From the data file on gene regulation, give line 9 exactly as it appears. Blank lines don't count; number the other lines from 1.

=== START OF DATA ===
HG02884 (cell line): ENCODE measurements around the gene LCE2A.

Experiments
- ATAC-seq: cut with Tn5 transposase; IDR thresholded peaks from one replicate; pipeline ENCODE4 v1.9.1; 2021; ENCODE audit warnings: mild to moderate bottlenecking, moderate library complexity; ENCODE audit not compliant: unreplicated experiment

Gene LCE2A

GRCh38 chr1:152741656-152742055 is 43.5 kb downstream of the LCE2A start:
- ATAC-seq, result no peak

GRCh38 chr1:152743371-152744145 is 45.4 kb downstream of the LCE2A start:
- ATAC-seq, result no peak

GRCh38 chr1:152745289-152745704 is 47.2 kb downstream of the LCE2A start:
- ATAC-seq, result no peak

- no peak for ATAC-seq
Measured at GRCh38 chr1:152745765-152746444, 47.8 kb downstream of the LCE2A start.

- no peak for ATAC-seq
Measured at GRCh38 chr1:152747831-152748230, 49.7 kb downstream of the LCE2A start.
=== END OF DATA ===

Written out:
GRCh38 chr1:152745289-152745704 is 47.2 kb downstream of the LCE2A start: